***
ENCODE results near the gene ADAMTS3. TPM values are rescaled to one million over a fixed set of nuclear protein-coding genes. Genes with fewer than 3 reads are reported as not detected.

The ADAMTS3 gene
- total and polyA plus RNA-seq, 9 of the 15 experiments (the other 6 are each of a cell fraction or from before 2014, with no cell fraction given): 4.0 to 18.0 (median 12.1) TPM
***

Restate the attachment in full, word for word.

ENCODE results near the gene ADAMTS3. TPM values are rescaled to one million over a fixed set of nuclear protein-coding genes. Genes with fewer than 3 reads are reported as not detected.

The ADAMTS3 gene
- total and polyA plus RNA-seq, 9 of the 15 experiments (the other 6 are each of a cell fraction or from before 2014, with no cell fraction given): 4.0 to 18.0 (median 12.1) TPM